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New ocean floats to boost global network essential for weather, climate research

by The Woods Hole Oceanographic Institution 19 Dec 2021 08:15 UTC
The 82-foot-long S/V Iris arrived at the Woods Hole Oceanographic Institution dock after a three week journey across the Atlantic, and moored next to WHOI's R/V Armstrong © Woods Hole Oceanographic Institution

Woods Hole Oceanographic Institution (WHOI) and partners have joined together to launch approximately 100 new Argo floats across the Atlantic Ocean to collect data that supports ocean, weather and climate research and prediction. These will bolster the international Argo Program, which maintains a global array of about 3,800 floats that measure pressure, temperature, and salinity of the upper 2,000 meters (1.2 miles) of the ocean.

The French sailing vessel Iris arrived in Woods Hole, Massachusetts last week after deploying the initial batch of 17 Argo floats across the Atlantic. The Iris crew picked up the remaining floats, restocked its supplies, and departed Woods Hole this week for the second leg of the voyage in the South Atlantic, towards the island of St. Helena, off the coast of Namibia. The mission is one of the largest Argo float deployments in the Atlantic and is expected to last almost 100 days at sea, filling in crucial observing gaps.

This low-carbon research mission using an 82-foot sailing vessel was made possible through a new partnership between the private oceanographic company Blue Observer and international Argo Program partners from WHOI, NOAA, Fisheries and Oceans Canada and Europe.

"Coming at a moment when we need meaningful action to tackle the climate crisis, this low carbon emission research mission sets a strong example for future ocean observing research," said Rick Spinrad, Ph.D., NOAA administrator. "This voyage is a model of global public-private partnership that is helping us improve data that drive life-saving weather and climate forecasts."

During what is one of the largest missions by a sailboat to deploy profiling floats, the S/V Iris crew will deliver Argo floats to predefined GPS positions, replacing those at the end of their service, and deploying floats in some new, under-measured regions to strengthen the Argo array. The mission lifetime of each float is about five years. During a typical mission, each float reports a profile of the upper ocean every ten days, transmitting data to shore by satellite.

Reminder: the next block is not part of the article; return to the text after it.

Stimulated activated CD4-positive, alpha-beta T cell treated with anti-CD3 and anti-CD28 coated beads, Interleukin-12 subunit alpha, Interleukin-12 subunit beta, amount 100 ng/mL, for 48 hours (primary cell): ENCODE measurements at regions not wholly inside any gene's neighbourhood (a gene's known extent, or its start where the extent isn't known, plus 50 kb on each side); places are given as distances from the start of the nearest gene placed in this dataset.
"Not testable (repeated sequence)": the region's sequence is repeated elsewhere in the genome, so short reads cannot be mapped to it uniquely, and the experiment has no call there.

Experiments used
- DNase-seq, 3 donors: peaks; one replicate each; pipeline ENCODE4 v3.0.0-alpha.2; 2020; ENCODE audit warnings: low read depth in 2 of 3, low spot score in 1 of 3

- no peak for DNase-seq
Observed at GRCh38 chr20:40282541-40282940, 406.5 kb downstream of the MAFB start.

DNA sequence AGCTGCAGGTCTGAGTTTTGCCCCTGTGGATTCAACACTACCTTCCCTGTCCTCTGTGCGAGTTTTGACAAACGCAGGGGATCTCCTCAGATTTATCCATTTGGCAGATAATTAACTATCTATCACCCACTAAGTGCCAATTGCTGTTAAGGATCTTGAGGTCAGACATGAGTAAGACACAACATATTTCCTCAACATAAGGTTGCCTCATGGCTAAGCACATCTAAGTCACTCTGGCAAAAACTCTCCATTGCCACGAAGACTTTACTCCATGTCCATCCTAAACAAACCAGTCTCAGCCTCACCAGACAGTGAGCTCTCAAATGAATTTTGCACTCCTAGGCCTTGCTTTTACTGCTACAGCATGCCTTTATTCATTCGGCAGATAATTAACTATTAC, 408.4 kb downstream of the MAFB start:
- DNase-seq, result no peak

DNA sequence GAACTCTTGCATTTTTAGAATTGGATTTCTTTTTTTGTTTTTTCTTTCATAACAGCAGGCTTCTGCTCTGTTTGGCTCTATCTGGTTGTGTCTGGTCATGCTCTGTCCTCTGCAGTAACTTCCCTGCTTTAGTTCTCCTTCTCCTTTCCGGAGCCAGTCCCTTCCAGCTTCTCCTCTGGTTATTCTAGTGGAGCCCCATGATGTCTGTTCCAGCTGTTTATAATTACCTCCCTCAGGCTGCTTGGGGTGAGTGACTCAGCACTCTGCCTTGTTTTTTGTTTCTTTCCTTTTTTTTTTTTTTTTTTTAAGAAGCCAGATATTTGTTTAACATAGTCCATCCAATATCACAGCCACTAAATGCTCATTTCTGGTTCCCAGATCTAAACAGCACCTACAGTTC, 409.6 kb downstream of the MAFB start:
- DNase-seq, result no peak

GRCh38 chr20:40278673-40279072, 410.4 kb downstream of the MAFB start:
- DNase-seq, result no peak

"Argo has revolutionized our ability to detect and monitor how the global ocean is changing as climate changes," said Peter de Menocal, president and director of WHOI. "The whole ocean warming trends observed by Argo floats is proof positive that climate change is due to greenhouse gas emissions."

Pandemic sparks innovative mission

The initiative was born during the international Covid pandemic, when deployment of Argo floats and other oceanographic instruments by research and commercial vessels was sharply curtailed by Covid restrictions.

"About 1,000 Argo profiling floats must be deployed every year to sustain the Global Ocean Observing System," explained Mathieu Belbéoch, a manager of the Global Ocean Observing System and partner. "Often, they are deployed opportunistically by research ships, but these are very costly, and their trajectories are tied to specific missions and are not able to fill all the gaps or work in all seasons. Collaborations with citizens allow us to reach remote and not yet well sampled areas of the ocean, filling critical observational gaps."

The low-impact journey comes on the heels of the 2021 UN Climate Change Conference in Glasgow, Scotland, with its urgent message of curbing the planet's warming emissions. This innovative collaboration between intergovernmental, public, and private sectors also takes place within the United Nations Decade of Ocean Science for Sustainable Development, and is funded by NOAA, WHOI, Fisheries and Oceans Canada and Euro-Argo.

Argo has transformed ocean science

In more than two decades, the broad-scale global array of floats has grown to be a major component of the ocean observing system and has changed the way scientists think about collecting data and collaborating internationally on data management for the scientific and operational forecasting community.

"Argo's impact on ocean research has been profound: at least one paper a day is published using Argo data. The voyage of Iris will help us track vast regions of the Atlantic over the next few years by replenishing the array in very hard to access regions," said Susan Wijffels, senior scientist of physical oceanography at WHOI and an Argo Steering Team co-chair.

"The Argo program is a true demonstration of the value of international collaboration. Since 2001, Canada has launched over 600 Argo floats throughout the Atlantic and Pacific Oceans. This OCEANOPS Blue Observer Mission is another example of partners working together to provide ocean data to the world," stated Timothy Sargent, Deputy Minister, Fisheries and Oceans Canada.

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